It puts all the best parts of the modern sharing economy to work, minimizing risk and expenses to all parties. If a company wants ADTC in their town, they can host them; ADTC will use their equipment and bays to train their students. This doesn’t just spare everyone the cost of leasing a space and getting equipment; it also allows ADTC to tailor the education the techs receive to the company and/or area they’re in. If the shop in question wants to turn the classes into a funnel, there’s the added benefit of embedding a potential entry-level tech in the company culture before they even graduate. They’ll literally learn in the shop where they’ll eventually work.

It sounds a lot like the way apprenticeships used to work, doesn’t it? Bring someone into your shop, train them up, and then benefit when they carry on your good work.

The future of diesel education

So far, ADTC has trained and placed over 350 techs at over 100 companies. It’s on track to be the largest producer of techs in the U.S. by the end of 2020.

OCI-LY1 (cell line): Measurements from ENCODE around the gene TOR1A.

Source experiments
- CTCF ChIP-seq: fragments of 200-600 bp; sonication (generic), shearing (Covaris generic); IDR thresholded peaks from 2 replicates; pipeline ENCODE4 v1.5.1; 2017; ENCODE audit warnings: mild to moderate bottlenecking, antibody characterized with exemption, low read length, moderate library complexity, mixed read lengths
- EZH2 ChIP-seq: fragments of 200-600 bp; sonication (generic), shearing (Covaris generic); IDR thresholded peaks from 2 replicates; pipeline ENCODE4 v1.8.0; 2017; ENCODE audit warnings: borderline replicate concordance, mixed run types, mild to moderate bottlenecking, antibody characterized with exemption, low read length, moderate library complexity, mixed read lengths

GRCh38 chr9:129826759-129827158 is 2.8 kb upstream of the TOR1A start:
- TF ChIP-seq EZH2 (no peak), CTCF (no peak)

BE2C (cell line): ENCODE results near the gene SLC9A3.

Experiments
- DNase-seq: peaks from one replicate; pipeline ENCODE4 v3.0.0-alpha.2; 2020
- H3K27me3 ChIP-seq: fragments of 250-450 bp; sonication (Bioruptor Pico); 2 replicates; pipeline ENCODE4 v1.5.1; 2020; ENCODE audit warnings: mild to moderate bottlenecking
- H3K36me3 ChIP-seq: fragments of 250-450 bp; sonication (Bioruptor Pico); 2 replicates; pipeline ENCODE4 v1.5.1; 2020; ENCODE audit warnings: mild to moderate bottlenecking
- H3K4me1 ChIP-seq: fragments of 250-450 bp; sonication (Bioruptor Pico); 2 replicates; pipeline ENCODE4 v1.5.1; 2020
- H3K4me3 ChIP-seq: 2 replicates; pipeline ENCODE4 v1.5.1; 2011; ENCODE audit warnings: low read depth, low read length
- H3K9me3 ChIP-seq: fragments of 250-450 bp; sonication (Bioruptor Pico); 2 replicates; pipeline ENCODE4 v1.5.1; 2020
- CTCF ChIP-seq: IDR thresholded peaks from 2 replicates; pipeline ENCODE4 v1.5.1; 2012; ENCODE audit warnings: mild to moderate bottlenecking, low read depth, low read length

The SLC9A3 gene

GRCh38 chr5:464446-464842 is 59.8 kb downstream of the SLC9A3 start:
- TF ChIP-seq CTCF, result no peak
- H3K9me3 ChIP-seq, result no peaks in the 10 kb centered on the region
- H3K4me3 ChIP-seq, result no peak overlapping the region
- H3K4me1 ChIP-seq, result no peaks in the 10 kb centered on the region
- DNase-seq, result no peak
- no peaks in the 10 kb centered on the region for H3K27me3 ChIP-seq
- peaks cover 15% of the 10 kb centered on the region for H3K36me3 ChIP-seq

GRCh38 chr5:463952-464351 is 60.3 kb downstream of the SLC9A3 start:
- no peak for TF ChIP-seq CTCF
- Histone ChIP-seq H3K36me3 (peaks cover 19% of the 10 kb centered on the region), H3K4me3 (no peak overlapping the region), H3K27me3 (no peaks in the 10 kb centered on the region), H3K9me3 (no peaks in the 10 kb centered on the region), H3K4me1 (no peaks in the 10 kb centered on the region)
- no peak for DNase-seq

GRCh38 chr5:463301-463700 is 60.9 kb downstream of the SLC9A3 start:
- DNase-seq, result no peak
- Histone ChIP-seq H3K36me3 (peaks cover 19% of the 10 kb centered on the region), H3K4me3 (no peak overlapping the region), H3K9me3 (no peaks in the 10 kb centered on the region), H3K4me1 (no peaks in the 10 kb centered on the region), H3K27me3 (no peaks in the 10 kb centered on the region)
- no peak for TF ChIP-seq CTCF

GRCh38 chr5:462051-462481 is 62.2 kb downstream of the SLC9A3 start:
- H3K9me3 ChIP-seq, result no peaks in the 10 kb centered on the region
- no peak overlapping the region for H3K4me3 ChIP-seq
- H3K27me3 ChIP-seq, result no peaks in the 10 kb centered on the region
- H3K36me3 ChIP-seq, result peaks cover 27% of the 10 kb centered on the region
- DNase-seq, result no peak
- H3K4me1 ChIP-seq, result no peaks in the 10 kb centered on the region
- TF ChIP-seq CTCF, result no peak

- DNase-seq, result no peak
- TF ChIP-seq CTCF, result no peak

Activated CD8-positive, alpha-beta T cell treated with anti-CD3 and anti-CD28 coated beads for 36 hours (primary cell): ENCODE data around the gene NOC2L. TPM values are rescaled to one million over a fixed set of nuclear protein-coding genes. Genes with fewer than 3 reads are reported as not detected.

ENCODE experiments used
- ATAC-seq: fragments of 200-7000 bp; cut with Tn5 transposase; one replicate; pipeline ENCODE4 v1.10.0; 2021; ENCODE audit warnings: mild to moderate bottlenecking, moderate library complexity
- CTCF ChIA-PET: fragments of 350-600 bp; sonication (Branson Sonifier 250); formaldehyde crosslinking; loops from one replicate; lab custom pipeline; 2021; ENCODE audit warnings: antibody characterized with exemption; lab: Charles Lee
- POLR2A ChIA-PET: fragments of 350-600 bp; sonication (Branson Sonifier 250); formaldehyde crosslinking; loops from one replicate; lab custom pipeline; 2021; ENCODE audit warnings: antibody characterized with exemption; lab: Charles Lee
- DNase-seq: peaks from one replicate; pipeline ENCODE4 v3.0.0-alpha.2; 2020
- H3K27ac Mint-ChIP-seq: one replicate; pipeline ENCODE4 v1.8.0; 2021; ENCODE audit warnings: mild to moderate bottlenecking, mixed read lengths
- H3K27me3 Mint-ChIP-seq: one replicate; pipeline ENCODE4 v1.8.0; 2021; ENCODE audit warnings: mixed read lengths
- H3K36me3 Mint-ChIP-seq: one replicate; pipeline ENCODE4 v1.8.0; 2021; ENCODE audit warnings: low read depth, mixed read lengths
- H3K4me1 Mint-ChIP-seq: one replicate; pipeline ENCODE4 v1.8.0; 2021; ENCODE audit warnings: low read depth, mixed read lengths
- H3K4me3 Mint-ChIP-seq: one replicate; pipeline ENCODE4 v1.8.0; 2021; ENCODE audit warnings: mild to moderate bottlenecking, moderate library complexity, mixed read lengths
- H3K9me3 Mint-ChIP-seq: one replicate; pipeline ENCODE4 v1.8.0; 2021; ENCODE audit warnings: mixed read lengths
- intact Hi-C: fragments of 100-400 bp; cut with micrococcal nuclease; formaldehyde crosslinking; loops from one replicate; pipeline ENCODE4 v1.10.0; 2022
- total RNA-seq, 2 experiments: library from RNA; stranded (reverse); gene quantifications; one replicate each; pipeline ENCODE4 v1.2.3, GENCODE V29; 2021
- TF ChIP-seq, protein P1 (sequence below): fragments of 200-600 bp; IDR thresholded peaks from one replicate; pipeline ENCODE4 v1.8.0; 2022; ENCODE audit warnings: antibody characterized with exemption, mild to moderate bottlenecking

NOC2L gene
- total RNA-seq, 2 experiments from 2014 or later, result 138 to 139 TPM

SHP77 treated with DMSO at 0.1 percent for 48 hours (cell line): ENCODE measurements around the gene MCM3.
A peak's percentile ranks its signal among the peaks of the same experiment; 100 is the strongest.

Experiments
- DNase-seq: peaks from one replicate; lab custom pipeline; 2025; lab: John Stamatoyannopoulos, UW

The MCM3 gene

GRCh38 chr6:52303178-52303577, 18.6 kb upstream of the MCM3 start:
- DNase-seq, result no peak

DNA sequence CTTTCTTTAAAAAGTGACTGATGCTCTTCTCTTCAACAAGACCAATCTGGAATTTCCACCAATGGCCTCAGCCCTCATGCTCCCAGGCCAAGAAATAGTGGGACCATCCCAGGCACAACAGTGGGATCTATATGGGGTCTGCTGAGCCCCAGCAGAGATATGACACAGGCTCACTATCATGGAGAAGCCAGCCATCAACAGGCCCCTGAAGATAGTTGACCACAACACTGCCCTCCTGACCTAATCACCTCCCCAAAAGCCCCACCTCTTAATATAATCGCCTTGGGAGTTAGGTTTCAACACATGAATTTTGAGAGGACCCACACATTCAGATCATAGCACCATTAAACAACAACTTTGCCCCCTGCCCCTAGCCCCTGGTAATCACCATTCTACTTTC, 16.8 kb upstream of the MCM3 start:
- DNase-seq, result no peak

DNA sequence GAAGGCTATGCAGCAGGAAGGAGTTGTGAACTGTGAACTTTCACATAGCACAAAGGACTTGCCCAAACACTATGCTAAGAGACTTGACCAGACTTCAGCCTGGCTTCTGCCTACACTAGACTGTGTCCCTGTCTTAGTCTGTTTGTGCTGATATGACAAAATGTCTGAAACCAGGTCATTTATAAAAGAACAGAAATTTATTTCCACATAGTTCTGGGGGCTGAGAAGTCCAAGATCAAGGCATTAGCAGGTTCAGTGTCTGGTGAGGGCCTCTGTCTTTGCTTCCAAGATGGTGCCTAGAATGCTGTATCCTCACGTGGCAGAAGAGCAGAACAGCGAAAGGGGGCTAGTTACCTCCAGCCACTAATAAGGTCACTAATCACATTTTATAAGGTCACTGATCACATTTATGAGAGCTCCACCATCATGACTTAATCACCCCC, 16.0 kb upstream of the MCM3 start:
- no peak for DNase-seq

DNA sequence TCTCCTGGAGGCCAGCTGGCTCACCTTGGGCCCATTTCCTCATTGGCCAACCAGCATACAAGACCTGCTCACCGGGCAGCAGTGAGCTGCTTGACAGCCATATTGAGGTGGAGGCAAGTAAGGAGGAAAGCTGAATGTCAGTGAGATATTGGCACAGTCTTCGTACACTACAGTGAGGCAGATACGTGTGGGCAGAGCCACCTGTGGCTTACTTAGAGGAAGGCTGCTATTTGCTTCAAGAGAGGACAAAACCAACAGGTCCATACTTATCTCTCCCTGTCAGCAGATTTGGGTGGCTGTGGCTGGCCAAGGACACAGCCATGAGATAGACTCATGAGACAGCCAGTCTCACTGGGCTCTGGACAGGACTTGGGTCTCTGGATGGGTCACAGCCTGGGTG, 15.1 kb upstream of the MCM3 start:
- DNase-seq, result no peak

Bear in mind its first classroom opened in 2017 — it’s pulled this off in just a couple years.

Can ADTC save the diesel industry from its mechanic shortage all by itself? Better yet, can it save the diesel industry from itself?

Time will tell. But we’d say Tim, Chris, and ADTC are on the right track.

For more information, to enroll, or sign yourself up as a partner, head over to American Diesel Training Centers!

Suz Baldwin

Suz Baldwin got her start in the automotive industry, writing and editing for several motorcycle and classic car magazines straight out of college. In the years that followed, she’s written all sorts of copy for brands big and small while consuming enough coffee to paralyze a dinosaur.